קוּמָה אֱלֹהִים שָׁפְטָה הָאָרֶץ כִּֽי־אַתָּה תִנְחַל בְּכָל־הַגֹּויִֽם

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nili95

Member
English
So, this is Psalm 82:8. Can someone please explain the three vowels (i.e, gender, tense, etc.)?
 
  • Drink

    Senior Member
    English - New England, Russian - Moscow
    Nope these are all masculine forms.

    קומה and שפטה are the "long form" of the masculine singular imperative. The long form has the ה suffix, and is only possible on the masculine singular.

    תנחל is the second-person masculine singular future tense, which is identical to the third-person feminine singular. But the presence of the pronoun אתה shows that it is the second-person masculine singular.
     

    nili95

    Member
    English
    Nope these are all masculine forms.

    קומה and שפטה are the "long form" of the masculine singular imperative. The long form has the ה suffix, and is only possible on the masculine singular.

    תנחל is the second-person masculine singular future tense, which is identical to the third-person feminine singular. But the presence of the pronoun אתה shows that it is the second-person masculine singular.
    Thank you. Does this extended imperative occur much (or at all) in Modern Hebrew?
     

    Abaye

    Senior Member
    Hebrew
    A long imperative like שָׁפְטָה shofta is peculiar, I couldn't find an online conjugation table that covers such forms.
    Would thank anyone who can find the table.
     

    Drink

    Senior Member
    English - New England, Russian - Moscow
    I don't know if I've ever seen it given in a table. But the form is regular. For binyan qal eqtol (ef'ol) verbs, the form alternates between qotla and qitla. For all other verbs it's pretty predictable. And it doesn't exist for פ"ה verbs.
     

    Abaye

    Senior Member
    Hebrew
    There's a relevant article by S. E. Fassberg: The Lengthened Imperative קָטְלָה in Biblical Hebrew (originally in Hebrew). I couldn't find a free copy beyond the 1st page of the English version.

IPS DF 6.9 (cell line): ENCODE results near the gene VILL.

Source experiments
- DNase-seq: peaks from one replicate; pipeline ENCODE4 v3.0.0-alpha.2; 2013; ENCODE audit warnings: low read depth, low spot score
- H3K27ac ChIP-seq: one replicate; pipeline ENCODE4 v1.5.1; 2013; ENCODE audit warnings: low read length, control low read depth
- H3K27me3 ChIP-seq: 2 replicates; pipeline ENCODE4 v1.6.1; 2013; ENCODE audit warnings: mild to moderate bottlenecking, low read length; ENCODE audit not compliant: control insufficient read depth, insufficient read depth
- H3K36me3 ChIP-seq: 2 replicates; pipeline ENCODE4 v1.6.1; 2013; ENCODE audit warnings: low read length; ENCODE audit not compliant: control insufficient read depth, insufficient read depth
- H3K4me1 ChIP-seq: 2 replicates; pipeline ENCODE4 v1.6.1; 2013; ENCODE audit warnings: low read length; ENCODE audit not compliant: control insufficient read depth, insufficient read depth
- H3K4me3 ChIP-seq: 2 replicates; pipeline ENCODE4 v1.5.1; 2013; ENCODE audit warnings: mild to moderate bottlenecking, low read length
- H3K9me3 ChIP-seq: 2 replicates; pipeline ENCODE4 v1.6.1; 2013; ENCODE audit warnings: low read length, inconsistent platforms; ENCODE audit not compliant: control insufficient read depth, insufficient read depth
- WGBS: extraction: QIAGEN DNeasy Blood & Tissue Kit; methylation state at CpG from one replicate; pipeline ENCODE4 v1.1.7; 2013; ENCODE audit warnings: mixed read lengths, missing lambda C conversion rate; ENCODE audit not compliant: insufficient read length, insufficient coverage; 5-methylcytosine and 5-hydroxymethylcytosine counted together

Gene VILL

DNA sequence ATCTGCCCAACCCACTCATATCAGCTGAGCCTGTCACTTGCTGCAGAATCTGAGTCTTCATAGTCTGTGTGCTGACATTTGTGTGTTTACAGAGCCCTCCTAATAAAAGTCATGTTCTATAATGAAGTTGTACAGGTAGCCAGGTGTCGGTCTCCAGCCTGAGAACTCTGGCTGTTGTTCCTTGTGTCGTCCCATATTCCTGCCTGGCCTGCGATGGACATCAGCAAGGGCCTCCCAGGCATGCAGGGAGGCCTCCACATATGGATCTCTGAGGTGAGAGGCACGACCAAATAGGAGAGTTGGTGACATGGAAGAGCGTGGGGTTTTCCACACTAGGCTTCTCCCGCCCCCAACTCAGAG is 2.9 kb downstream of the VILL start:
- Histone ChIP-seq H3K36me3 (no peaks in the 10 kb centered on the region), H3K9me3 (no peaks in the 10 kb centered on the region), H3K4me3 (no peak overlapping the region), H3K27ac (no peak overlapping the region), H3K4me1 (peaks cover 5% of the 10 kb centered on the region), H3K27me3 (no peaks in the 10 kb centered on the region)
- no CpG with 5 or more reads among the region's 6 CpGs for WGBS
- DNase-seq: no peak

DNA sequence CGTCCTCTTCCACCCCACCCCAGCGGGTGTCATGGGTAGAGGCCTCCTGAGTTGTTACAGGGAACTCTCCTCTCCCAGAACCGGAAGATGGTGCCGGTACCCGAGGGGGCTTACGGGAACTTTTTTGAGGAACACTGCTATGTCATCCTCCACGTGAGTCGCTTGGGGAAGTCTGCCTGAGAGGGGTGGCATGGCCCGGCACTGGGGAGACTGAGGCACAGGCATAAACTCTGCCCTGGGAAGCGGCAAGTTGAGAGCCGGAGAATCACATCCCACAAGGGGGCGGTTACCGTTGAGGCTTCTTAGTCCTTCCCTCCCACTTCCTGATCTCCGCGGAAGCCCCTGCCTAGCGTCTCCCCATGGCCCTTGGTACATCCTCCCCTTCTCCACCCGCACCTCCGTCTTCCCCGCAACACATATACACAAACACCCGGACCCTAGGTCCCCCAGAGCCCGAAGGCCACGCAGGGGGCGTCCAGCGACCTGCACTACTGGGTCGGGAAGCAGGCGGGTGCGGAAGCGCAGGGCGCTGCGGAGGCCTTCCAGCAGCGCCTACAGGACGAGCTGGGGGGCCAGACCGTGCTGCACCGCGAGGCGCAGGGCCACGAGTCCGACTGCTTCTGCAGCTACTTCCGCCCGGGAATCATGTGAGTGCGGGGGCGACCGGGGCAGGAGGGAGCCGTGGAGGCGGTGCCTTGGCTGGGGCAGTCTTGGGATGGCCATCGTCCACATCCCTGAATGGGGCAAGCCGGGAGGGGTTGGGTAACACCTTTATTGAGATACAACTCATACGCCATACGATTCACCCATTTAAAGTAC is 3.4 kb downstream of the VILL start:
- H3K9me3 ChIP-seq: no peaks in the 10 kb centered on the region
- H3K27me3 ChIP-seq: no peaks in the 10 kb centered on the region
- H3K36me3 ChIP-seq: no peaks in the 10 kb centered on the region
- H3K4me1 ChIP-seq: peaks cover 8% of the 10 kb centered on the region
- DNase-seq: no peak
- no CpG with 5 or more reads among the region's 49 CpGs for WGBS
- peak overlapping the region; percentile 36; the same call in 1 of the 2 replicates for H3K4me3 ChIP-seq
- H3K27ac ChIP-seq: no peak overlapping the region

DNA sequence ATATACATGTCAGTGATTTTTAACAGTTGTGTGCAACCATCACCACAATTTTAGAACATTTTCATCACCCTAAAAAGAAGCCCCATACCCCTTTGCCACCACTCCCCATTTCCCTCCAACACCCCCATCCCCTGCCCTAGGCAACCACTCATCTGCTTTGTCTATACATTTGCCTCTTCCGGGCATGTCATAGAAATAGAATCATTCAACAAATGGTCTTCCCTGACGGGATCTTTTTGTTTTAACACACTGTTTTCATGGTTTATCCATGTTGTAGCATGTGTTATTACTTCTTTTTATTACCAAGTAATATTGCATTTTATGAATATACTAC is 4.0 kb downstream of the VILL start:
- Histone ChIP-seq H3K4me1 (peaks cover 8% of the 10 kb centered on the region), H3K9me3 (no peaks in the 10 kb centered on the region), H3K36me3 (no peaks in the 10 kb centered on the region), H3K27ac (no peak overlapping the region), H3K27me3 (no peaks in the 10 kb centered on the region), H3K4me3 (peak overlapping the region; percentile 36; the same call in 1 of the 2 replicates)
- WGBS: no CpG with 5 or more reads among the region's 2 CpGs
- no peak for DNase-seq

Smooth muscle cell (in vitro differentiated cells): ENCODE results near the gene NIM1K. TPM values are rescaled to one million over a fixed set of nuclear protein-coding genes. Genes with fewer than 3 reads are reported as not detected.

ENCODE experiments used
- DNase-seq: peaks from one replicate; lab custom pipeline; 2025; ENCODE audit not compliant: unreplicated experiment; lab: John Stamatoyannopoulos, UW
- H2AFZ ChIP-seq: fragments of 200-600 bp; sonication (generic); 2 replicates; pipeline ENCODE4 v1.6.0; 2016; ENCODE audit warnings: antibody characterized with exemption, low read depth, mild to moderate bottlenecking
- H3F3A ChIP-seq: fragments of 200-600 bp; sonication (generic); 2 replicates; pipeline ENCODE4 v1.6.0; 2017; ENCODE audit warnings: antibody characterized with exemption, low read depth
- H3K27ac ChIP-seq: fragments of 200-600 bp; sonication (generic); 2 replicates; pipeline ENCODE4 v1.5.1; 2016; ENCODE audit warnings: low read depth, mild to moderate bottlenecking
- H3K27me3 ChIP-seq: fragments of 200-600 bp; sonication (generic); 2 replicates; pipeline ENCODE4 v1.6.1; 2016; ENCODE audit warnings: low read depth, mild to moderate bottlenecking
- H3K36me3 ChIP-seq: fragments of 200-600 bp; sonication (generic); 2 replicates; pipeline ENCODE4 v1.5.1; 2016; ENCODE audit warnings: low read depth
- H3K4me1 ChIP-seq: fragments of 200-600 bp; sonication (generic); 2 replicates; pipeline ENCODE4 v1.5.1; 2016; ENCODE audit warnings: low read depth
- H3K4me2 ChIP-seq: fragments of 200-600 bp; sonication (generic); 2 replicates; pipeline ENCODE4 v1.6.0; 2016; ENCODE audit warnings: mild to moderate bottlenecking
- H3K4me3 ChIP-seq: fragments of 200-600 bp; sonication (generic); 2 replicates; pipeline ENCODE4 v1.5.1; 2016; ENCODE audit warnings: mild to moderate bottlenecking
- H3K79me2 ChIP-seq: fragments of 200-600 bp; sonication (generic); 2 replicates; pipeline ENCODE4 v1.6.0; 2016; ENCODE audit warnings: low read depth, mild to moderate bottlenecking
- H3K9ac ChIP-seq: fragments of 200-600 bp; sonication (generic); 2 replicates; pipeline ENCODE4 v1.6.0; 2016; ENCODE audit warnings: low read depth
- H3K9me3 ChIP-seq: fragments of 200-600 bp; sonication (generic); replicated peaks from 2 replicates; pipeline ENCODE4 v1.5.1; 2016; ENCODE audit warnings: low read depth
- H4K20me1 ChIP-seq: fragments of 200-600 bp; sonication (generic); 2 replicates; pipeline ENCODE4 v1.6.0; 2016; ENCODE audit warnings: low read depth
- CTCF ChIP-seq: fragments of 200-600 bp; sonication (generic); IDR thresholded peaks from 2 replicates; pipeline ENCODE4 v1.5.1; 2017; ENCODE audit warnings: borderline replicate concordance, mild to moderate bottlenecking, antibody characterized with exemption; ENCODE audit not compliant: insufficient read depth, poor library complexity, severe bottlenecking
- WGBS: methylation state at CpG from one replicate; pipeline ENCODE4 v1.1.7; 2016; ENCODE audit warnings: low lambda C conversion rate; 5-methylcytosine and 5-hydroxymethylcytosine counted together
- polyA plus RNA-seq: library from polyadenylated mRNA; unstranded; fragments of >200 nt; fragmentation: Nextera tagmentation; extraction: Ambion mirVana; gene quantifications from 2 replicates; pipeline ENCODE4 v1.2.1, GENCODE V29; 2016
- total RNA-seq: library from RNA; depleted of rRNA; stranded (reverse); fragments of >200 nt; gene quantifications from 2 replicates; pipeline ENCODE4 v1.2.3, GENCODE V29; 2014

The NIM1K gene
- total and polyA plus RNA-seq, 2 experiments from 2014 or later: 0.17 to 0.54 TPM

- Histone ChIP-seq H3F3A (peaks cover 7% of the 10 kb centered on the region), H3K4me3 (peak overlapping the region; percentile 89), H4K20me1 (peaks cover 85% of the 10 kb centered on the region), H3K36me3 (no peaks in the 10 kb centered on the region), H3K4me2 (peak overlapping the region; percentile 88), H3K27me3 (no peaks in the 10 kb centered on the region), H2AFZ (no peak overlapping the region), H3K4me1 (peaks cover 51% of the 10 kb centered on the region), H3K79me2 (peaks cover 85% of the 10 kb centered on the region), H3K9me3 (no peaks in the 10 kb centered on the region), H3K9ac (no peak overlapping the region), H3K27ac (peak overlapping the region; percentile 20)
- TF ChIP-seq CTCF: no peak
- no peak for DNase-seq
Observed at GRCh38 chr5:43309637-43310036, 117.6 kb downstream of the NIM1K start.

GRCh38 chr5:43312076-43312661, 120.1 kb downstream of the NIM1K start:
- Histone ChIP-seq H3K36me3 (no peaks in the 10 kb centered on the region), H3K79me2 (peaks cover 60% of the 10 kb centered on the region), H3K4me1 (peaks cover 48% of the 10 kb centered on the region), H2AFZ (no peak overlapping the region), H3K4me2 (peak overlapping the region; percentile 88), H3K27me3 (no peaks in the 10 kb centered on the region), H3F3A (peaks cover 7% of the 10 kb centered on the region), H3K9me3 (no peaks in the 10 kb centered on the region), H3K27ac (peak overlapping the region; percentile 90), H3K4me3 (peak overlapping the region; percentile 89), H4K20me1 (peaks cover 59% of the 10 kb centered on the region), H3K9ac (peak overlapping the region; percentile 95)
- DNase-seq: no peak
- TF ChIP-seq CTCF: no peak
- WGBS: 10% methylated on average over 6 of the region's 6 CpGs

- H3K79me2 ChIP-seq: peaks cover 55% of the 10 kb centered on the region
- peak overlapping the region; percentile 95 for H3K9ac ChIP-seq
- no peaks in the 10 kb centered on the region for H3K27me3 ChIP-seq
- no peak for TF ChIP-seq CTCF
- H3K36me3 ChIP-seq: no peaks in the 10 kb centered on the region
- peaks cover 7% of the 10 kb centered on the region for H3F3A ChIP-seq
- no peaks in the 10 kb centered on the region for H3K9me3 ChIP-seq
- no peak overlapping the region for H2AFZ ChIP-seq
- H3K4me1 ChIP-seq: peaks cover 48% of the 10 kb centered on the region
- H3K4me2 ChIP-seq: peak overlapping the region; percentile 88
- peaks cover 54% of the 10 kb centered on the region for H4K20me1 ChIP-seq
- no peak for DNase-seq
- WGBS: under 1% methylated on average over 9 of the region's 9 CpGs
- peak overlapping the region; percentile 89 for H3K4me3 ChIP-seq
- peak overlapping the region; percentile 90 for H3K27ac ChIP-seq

He mentions some other lengthened imperative variants like אֶסְפָה, סְלָחָה.
     
    Last edited:

    nili95

    Member
    English
    There's a relevant article by S. E. Fassberg: The Lengthened Imperative קָטְלָה in Biblical Hebrew (originally in Hebrew). I couldn't find a free copy beyond the 1st page of the English version.

    He mentions some other lengthened imperative variants like אֶסְפָה, סְלָחָה.
    Thanks. Actually, I happened upon it (via jstor) after my first posts.

    He notes that 14.5% of the relevant imperatives found in the Tanakh have this form. I would have loved to see a complete breakdown, the question being whether or not its use could help in dating the various texts.
     

    Drink

    Senior Member
    English - New England, Russian - Moscow
    Thanks. Actually, I happened upon it (via jstor) after my first posts.

    He notes that 14.5% of the relevant imperatives found in the Tanakh have this form. I would have loved to see a complete breakdown, the question being whether or not its use could help in dating the various texts.
    I read an article once that claimed that the long imperative generally indicates motion towards the speaker (תנה לי vs תן לו). That would mean it could be related to the Akkadian "ventitive" suffix -am. In Akkadian, this suffix can be used on almost any form of the verb, not just the imperative, however.
     

    nili95

    Member
    English
    I read an article once that claimed that the long imperative generally indicates motion towards the speaker (תנה לי vs תן לו). That would mean it could be related to the Akkadian "ventitive" suffix -am. In Akkadian, this suffix can be used on almost any form of the verb, not just the imperative, however.
    The Akkadian suffix is mentioned at the close of the Fassberg article mentioned above.
     
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